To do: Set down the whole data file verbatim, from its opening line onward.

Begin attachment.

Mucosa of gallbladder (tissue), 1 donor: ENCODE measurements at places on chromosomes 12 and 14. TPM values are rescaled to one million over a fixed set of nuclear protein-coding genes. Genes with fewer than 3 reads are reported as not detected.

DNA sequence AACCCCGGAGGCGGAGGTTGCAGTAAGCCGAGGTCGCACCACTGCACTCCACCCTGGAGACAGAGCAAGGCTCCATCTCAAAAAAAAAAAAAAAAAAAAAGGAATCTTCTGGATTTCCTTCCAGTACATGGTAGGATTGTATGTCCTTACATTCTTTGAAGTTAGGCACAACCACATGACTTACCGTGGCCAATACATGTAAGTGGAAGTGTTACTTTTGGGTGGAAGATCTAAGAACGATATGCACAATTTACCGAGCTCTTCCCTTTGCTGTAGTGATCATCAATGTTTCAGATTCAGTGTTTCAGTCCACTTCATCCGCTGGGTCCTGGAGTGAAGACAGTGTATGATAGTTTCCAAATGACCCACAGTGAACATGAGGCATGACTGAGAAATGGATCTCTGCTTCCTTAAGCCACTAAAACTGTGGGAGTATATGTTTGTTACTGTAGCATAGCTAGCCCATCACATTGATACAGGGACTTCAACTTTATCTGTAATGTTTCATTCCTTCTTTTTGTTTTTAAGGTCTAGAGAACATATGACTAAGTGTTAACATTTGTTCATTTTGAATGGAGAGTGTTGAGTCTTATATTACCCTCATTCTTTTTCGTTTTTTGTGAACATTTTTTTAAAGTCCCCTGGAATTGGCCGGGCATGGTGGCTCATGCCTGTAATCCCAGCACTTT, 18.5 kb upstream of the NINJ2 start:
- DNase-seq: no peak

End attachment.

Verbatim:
Mucosa of gallbladder (tissue), 1 donor: ENCODE measurements at places on chromosomes 12 and 14. TPM values are rescaled to one million over a fixed set of nuclear protein-coding genes. Genes with fewer than 3 reads are reported as not detected.

DNA sequence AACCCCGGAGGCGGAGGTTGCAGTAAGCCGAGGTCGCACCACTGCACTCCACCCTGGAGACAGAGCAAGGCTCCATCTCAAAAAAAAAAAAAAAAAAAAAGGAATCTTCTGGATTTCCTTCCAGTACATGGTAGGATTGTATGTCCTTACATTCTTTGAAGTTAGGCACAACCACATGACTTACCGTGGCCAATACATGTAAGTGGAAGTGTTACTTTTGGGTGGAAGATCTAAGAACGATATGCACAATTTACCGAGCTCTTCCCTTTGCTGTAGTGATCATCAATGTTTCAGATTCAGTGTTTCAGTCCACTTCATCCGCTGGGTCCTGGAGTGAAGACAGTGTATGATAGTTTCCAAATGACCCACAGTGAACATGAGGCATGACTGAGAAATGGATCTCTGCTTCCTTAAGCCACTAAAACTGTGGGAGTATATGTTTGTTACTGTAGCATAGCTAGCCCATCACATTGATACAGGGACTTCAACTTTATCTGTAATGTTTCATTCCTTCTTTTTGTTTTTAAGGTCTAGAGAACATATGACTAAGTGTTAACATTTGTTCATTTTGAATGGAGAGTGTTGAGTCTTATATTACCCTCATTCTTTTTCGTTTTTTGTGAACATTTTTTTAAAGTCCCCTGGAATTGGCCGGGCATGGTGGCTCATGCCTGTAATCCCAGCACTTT, 18.5 kb upstream of the NINJ2 start:
- DNase-seq: no peak